DAMASCUS, SYRIA (1:00 PM) – The Russian Aerospace Forces have dealt a crippling blow to the command structure of Hayyat Tahrir al-Sham, the regional  branch of Al-Qaeda in Syria, during a precision airstrike on Wednesday. This was reported on Thursday by Major-General Igor Konashenkov, spokesperson of the Russian Ministry of Defence.

“As a result of a precision strike by a Su-34 bomber, 49 militants were eliminated, including seven leaders of militant groups of al-Nusra’s ‘eastern sector’,” Konashenkov said. “The destruction by the Russian Aerospace Forces of Jabhat al-Nusra’s command and the coma (…) of leader Abu Muhammad al-Julani caused confusion among terrorists throughout the province of Idlib.”

Jabhat al-Nusra is the former name of the Hayyat Tahrir al-Sham (HTS) organisation, a terrorist movement closely affiliated with Al-Qaeda. Despite the change of name the terrorist organisation underwent in January 2017, the Russian Federation still refers to the group by its old cognomen in official communication.

Since August, HTS has reorganised and united most of the terrorist groups active in the Idlib Governorate under their own banner, and is currently still occupying much of the province’s territory.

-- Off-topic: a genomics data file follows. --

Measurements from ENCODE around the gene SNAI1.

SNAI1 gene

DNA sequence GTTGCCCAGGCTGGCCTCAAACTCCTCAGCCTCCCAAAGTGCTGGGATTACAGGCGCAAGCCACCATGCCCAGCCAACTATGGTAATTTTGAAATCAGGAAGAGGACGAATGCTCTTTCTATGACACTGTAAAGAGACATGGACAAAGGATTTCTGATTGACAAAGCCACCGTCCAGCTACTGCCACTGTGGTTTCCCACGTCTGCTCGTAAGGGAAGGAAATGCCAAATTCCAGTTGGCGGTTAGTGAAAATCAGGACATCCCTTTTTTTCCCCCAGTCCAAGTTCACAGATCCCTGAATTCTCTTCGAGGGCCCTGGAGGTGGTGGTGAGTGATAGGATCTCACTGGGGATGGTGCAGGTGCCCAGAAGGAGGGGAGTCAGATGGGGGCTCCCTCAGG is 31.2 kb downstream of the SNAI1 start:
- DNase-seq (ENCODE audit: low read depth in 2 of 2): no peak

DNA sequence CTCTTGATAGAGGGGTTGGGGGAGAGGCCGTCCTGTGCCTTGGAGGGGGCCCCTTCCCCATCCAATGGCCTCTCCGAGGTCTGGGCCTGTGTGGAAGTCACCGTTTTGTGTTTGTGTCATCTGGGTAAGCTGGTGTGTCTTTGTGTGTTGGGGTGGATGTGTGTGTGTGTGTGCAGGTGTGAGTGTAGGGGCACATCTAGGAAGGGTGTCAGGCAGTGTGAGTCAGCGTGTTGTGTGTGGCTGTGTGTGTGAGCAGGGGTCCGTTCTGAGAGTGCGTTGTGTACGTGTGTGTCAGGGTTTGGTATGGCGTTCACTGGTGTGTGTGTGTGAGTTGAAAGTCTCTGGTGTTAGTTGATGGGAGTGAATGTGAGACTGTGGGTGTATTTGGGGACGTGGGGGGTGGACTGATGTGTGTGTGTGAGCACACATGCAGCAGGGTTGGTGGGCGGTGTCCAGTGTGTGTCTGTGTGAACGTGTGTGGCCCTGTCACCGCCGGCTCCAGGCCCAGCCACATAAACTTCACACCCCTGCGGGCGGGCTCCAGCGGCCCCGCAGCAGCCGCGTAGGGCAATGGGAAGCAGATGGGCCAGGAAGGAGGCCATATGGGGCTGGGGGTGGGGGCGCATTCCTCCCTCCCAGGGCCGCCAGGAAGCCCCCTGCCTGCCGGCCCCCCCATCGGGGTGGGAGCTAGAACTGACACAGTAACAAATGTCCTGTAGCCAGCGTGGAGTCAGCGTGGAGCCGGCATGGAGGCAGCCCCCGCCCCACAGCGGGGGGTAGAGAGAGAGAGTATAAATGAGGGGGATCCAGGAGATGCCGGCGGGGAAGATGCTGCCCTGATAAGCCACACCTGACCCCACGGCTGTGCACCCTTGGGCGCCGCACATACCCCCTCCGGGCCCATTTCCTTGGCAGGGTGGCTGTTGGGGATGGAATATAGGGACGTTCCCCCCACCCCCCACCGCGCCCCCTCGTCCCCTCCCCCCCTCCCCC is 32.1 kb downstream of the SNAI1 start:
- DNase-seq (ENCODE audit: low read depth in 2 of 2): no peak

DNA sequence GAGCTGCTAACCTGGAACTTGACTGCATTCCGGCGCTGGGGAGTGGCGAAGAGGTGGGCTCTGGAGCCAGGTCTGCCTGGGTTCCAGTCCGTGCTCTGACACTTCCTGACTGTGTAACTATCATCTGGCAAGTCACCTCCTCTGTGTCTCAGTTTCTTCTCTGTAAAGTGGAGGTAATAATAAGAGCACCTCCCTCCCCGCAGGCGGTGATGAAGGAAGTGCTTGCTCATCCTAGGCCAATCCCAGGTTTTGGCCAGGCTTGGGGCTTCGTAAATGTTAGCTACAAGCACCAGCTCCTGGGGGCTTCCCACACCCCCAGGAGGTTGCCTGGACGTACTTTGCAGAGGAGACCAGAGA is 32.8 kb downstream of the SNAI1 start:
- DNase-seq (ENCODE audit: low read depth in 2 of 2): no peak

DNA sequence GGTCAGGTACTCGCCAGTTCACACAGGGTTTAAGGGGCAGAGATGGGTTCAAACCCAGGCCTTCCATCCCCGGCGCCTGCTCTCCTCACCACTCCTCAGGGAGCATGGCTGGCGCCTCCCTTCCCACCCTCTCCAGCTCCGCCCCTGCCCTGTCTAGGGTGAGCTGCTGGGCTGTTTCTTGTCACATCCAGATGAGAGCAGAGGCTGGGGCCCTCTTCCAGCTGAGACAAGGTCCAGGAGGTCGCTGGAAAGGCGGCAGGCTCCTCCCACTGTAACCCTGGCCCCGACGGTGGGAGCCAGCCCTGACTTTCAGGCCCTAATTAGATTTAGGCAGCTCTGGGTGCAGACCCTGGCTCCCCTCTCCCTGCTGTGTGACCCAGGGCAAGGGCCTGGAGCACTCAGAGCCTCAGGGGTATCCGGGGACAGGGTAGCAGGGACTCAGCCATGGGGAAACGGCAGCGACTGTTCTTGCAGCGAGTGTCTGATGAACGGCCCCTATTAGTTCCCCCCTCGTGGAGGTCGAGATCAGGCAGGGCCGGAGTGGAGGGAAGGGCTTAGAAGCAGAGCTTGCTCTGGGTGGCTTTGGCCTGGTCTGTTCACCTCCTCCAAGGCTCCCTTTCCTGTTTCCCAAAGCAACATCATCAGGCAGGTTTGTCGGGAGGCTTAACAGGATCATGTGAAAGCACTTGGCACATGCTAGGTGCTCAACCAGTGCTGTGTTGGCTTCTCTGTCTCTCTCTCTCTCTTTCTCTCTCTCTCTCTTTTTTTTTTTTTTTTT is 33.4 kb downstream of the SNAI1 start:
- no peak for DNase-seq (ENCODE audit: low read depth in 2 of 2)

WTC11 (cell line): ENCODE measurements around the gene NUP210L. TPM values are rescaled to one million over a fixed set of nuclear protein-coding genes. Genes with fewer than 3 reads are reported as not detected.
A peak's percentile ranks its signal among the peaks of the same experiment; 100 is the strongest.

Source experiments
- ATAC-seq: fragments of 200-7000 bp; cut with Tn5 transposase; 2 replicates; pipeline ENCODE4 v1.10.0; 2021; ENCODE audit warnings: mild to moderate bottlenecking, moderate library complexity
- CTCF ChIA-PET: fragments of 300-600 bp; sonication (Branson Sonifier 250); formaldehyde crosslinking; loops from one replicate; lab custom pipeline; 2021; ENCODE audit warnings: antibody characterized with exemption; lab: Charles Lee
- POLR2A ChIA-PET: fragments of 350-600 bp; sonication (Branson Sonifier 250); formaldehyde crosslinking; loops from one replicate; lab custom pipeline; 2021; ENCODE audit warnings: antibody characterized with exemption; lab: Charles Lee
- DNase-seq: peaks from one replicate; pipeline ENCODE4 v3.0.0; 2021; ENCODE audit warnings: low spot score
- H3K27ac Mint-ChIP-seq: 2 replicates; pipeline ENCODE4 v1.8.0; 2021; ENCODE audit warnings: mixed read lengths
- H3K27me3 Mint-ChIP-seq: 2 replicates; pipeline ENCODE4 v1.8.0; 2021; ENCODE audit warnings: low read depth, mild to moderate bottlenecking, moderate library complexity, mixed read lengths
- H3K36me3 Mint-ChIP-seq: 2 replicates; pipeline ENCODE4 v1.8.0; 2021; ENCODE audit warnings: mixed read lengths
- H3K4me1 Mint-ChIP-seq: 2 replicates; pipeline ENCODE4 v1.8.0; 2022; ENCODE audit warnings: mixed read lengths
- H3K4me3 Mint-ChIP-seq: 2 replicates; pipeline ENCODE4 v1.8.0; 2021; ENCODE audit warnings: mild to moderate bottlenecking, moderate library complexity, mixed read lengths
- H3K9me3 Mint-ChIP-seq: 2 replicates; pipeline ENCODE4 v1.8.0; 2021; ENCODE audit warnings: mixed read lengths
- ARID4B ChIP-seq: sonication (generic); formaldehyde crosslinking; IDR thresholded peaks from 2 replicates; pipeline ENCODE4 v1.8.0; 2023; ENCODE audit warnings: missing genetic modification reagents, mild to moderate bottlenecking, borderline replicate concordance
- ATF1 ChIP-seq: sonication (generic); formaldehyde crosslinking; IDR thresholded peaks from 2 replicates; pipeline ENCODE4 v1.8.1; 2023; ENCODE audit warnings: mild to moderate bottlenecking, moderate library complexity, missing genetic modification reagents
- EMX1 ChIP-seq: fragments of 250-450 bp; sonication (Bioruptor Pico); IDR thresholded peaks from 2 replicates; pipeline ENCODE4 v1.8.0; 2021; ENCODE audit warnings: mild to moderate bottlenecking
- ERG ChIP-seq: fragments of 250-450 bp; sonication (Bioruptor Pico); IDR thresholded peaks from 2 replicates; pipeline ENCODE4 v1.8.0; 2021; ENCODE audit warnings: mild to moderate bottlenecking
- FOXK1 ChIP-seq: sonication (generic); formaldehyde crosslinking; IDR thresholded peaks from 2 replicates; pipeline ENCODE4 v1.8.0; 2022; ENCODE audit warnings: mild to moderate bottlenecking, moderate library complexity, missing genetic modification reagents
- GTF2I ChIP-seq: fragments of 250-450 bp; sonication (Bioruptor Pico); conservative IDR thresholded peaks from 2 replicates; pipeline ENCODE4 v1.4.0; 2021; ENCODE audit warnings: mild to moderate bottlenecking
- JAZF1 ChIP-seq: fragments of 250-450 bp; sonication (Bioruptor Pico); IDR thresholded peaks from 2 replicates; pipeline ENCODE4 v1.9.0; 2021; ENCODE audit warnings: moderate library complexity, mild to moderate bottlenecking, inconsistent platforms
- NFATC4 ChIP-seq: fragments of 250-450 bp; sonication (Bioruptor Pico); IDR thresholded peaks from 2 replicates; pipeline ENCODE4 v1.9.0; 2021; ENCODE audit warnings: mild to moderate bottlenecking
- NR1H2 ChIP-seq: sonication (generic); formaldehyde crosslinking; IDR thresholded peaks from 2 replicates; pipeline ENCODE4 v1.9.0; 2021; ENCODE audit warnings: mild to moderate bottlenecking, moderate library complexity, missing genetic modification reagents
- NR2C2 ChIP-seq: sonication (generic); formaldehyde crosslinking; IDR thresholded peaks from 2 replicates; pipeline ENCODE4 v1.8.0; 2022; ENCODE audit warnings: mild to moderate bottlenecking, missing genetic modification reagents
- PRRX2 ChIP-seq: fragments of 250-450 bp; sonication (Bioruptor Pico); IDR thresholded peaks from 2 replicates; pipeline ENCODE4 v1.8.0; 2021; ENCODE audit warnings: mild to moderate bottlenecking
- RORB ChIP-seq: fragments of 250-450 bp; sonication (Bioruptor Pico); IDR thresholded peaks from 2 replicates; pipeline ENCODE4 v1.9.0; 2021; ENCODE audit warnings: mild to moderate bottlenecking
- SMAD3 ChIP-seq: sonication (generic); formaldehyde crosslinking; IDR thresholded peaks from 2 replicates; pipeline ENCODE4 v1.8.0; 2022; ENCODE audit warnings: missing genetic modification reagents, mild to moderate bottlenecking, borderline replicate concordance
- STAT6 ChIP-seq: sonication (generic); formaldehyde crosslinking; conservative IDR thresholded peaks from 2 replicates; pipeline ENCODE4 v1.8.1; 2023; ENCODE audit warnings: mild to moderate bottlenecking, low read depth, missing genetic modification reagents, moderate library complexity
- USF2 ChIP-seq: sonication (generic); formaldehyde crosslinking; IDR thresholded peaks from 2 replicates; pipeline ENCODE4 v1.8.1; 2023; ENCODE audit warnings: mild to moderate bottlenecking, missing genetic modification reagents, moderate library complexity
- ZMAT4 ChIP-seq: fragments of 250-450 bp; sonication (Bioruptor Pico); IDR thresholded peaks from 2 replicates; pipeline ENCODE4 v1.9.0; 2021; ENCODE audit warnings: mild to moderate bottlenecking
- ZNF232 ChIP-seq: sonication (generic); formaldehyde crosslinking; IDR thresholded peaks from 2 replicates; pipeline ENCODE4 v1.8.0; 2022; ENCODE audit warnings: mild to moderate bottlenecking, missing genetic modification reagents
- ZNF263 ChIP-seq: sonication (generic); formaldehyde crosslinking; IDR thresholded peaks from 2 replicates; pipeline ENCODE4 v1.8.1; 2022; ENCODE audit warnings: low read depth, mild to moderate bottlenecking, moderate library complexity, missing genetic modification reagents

According to the Russian Defence Ministry, HTS commander-in-chief Abu Muhammad al-Julani, the self-appointed “Emir” who is originally from Daraa in the Quneitra province of Syria, sustained grave fragmentation injuries during the strike, and is currently in critical condition. Hayyat Tahrir al-Sham itself has denied these reports.

Aside from the damage done to the leadership structure of the former Al-Nusra Front due to the death of seven of its senior commanders, the terrorists suffered major material damage as well. The Russian airstrikes targeted the largest buried arsenal of HTS weaponry in the Idlib Governorate, destroying over 1,000 metric tons of ammunition.

ALSO READ  Russian Air Force destroys base filled with Al-Qaeda commanders in Idlib

Wednesday’s Russian precision strikes mark one of the most major setbacks for Hayyat Tahrir al-Sham since the establisment of the de-escalation zones and the initiation of a gradual pacification process in much of western Syria in September. Although many more moderate rebel groups have agreed to the ceasefire and de-escalation that is being monitored by Russia, Iran and Turkey, HTS has refused to lay down its weapons and as such has not been included in the peace deal.

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